In this article we will look at the standard traffic allocation modes you can select when configuring your experiences and answer some FAQs.
Of course, you may choose to select a custom split for your experience. There's more about this in Traffic allocation.
INFO: It is worth noting that once the experience has been published, even if you subsequently pause it, you cannot change from a custom split to a standard mode traffic allocation mode.
DANGER: During the lifetime of an experiment, especially if an experiment shows a positive impact against the defined goals, there will be a temptation to change the traffic allocation. This will result in flipping. Increasing the traffic allocation—flipping users from the control to the variation, e.g. Pilot 20/80 to Split 50/50 —is a tolerable practice, but one we would not recommend just the same.
DANGER: Reducing the traffic allocation—flipping users from the variation to the control, e.g. Supervised 5/95 to Split 50/50— is not an acceptable practice, principally because it leads to misleading experiment results. For this reason, and others, we prevent changes to traffic splits that flip users from a variation into the control once the experience has been published. To prevent flipping in both directions, we recommend duplicating the experience and then setting the desired allocation, before pushing live.
Pilot mode is best used for testing high risk experiences and is often used to detect issues or bugs. The variation is only shown to 20% of users.
See this Qubit.Blog post for a discussion about why Pilot mode testing is important.
Split mode is the default traffic allocation setting because it is the most effective mode for A/B testing. The variation and control will receive an equal amount of users over time. Split mode reduces the amount of time between launching an experience and getting conclusive test results.
Supervised mode is typically used after Split mode, when your test is successful, and you wish to roll it out to a larger percentage of users.
Keeping a 5% control will ensure any long-term behavioral changes remain visible.
All traffic mode is designed for delivering content that has to be shown to all users, for example legal messages. Performance tracking is not possible in this mode.
Pilot tests run at much lower power (they don’t have much chance of detecting uplift), so they complete much faster. They should generally only be used to test that a change does not produce a massive negative effect.
A normal test requires 6,000 converters in each variant. If a customer has only a 5% chance of being put in the control, it will take a much longer time to get to 6,000 for that variant. 50/50 is the fastest possible A/B test.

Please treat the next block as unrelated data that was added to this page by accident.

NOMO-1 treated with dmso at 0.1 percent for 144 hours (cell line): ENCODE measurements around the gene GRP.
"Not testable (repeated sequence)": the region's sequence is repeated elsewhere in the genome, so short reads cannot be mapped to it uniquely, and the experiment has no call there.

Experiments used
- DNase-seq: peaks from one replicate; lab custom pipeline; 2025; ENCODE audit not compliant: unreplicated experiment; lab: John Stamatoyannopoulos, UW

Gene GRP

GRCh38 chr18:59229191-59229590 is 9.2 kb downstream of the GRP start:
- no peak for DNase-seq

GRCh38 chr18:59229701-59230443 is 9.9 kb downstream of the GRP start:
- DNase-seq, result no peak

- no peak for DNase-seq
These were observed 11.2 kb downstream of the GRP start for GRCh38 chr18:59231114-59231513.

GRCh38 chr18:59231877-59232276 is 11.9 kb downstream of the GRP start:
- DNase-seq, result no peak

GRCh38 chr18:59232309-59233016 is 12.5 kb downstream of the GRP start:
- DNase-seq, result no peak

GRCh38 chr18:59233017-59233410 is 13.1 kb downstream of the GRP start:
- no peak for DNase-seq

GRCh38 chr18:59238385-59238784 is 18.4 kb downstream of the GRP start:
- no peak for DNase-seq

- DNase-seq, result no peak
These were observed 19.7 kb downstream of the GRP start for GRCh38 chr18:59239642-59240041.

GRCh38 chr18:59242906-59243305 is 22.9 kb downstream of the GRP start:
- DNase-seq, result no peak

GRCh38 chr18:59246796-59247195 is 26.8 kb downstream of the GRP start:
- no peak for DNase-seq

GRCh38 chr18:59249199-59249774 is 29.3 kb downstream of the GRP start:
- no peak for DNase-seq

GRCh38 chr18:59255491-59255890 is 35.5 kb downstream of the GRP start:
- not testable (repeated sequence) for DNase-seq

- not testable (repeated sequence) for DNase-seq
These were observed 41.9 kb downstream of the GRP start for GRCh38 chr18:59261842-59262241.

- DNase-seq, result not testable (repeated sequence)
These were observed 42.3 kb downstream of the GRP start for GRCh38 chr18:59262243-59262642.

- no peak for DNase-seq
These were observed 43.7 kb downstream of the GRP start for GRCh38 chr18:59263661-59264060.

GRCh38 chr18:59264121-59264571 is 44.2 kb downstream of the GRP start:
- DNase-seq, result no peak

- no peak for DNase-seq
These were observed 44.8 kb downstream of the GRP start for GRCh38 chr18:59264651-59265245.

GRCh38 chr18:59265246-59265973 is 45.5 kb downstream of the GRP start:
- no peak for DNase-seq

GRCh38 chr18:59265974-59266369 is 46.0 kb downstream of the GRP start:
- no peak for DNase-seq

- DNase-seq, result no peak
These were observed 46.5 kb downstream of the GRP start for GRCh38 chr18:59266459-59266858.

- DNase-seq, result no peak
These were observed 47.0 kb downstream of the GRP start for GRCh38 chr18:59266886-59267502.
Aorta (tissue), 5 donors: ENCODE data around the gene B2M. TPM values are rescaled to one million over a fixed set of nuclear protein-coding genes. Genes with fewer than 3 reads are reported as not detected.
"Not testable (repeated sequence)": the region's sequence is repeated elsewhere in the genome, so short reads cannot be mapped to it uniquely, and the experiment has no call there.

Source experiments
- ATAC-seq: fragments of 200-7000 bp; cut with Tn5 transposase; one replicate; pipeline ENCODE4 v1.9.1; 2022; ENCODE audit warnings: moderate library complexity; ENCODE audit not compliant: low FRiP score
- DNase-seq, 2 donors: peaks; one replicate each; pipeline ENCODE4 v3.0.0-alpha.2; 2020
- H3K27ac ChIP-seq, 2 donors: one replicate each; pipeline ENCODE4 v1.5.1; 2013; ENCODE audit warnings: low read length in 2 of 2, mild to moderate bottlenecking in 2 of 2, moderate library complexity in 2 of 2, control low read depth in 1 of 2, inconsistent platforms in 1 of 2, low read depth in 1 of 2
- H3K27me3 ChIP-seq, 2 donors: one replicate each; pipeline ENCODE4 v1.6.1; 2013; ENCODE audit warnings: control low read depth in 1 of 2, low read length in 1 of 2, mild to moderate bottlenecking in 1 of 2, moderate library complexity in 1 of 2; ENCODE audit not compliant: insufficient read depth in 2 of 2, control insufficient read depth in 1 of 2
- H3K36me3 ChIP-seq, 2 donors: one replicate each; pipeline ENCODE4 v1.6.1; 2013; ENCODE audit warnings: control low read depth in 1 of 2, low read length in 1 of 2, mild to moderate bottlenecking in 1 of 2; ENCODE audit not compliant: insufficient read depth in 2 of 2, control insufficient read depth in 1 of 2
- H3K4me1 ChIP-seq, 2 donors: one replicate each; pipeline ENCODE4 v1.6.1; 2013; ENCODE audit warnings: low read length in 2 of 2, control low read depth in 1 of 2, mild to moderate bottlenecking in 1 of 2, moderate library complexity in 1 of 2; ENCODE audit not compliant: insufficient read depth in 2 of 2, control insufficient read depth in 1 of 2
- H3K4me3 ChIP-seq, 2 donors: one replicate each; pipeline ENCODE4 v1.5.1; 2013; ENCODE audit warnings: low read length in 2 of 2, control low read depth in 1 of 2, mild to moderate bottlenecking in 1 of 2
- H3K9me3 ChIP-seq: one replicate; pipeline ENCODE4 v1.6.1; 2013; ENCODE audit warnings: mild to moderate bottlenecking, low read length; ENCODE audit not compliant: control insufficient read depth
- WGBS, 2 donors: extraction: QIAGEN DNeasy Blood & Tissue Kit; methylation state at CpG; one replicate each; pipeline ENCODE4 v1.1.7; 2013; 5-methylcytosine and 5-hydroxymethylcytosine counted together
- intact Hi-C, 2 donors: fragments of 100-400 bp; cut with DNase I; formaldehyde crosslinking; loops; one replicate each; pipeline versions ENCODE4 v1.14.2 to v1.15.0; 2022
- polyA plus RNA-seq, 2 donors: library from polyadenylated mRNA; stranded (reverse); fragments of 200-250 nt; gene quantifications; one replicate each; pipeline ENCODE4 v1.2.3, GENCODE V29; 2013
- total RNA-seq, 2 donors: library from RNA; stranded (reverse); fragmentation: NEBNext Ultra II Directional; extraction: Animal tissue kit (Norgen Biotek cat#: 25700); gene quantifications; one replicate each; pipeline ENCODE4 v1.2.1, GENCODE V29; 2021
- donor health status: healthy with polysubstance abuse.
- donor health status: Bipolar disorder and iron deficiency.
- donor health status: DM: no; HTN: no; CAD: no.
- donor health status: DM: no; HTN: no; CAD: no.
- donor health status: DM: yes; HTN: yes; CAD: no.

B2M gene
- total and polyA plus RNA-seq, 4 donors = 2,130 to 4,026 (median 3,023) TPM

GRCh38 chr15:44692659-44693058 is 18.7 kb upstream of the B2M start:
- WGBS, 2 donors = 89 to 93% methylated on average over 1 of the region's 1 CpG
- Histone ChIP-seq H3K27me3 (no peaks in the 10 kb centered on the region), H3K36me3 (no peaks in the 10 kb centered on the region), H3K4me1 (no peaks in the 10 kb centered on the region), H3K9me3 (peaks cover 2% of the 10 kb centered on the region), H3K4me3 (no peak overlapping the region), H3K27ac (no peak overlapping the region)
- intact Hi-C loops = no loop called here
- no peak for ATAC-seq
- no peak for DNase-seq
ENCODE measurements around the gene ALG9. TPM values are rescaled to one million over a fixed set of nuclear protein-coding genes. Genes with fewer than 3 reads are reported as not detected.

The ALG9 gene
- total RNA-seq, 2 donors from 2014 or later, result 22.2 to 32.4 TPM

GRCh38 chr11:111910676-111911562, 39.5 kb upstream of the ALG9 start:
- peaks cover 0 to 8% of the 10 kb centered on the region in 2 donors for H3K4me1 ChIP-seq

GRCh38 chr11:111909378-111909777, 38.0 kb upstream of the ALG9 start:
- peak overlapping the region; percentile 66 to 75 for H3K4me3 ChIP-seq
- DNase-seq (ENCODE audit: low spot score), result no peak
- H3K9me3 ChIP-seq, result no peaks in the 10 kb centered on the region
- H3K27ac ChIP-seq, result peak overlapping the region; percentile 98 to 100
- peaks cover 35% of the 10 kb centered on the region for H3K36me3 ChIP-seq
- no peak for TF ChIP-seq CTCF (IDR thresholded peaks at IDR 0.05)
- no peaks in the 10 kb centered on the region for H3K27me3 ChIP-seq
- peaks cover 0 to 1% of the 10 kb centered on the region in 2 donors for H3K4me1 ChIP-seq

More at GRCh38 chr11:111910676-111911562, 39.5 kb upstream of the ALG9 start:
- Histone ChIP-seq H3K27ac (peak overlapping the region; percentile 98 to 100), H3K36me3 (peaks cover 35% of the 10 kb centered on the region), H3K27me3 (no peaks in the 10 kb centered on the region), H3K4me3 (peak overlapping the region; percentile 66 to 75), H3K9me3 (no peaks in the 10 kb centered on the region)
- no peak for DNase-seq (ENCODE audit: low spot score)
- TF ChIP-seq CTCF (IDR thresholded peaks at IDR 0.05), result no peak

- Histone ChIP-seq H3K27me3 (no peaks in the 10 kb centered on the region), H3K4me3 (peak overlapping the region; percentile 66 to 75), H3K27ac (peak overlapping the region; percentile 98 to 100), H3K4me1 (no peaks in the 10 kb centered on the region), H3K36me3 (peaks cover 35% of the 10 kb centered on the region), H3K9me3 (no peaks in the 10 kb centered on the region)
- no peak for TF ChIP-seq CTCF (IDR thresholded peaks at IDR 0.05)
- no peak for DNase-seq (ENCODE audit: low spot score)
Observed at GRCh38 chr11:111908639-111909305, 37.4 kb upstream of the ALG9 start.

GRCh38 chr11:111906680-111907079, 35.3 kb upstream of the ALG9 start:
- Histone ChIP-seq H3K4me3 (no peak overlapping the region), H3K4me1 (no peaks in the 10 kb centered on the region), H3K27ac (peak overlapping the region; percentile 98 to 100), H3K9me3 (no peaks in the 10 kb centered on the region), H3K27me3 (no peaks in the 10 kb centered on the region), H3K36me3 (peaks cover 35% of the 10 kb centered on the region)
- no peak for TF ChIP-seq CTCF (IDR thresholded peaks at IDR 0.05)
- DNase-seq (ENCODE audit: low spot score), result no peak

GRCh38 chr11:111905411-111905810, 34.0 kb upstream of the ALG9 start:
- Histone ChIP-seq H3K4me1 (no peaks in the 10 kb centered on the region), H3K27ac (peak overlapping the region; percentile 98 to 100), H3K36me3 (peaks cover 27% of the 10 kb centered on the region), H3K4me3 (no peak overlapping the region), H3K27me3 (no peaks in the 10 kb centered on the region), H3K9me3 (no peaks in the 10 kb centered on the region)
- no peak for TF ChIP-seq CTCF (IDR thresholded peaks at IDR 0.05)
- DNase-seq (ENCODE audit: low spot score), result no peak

Users will be reallocated according to the new split. It should work the same way as a regular change in traffic allocation.
The way it works is that every user is assigned a random number between 0 and 1, if the split is say 33, 33, 33, then visitors with numbers between 0 and 0.33 are in the control, between 0.33 and 0.67 in variant 1, and visitors over 0.67 in the second variant. If you change to 50/50 then visitors below 0.5 are in the control and visitors over 0.5 are in the variant.
So in this case, every one in the control at the start remains in the control, half the visitors in old variant 1 are placed into the new control, the other half in new variant 1, and all visitors in the old variant 2 will be placed in the new variant 1.
This can certainly happen if you change the traffic allocation for an experience whilst it's still running. This is referred to as flipping. If an experience starts in Pilot mode then 80% of users will be in the control. If you now switch to the 50/50 Split mode, 30% of the users will move from control to variant. If you later switch to the All traffic mode, then all the previous control visitors will naturally move to the variant.
The same may happen when an experience is run in All traffic mode for a period of time before being changed to Split mode (not a recommended change). In this situation, 50% of users will of course move from the variant to the control.
Users that acquire multiple Qubit Ids can also see both the control and variant. This typically happens on gaming sites, where some people use different devices, many browsers, or go incognito.
To reduce the number of users who enter both variations, it is possible to include a code snippet to check for
user_id in the experience triggers.
Finally, if a user sees an experience variation and later turns off cookies, they will then no longer see the variation.
DANGER: We do not recommend switching an experience from the All traffic mode to a split experience, as it makes the time to completion much longer. We recommend duplicating the experience and restarting it as a new one. That would also remove the issue of visitors flipping.
As mentioned, for many reasons, but principally in the interests of statistical robustness, we do not allow changes to splits that will result in users flipping from the variation into the control. Instead, we recommend duplicating the experience and re-running it with the desired split.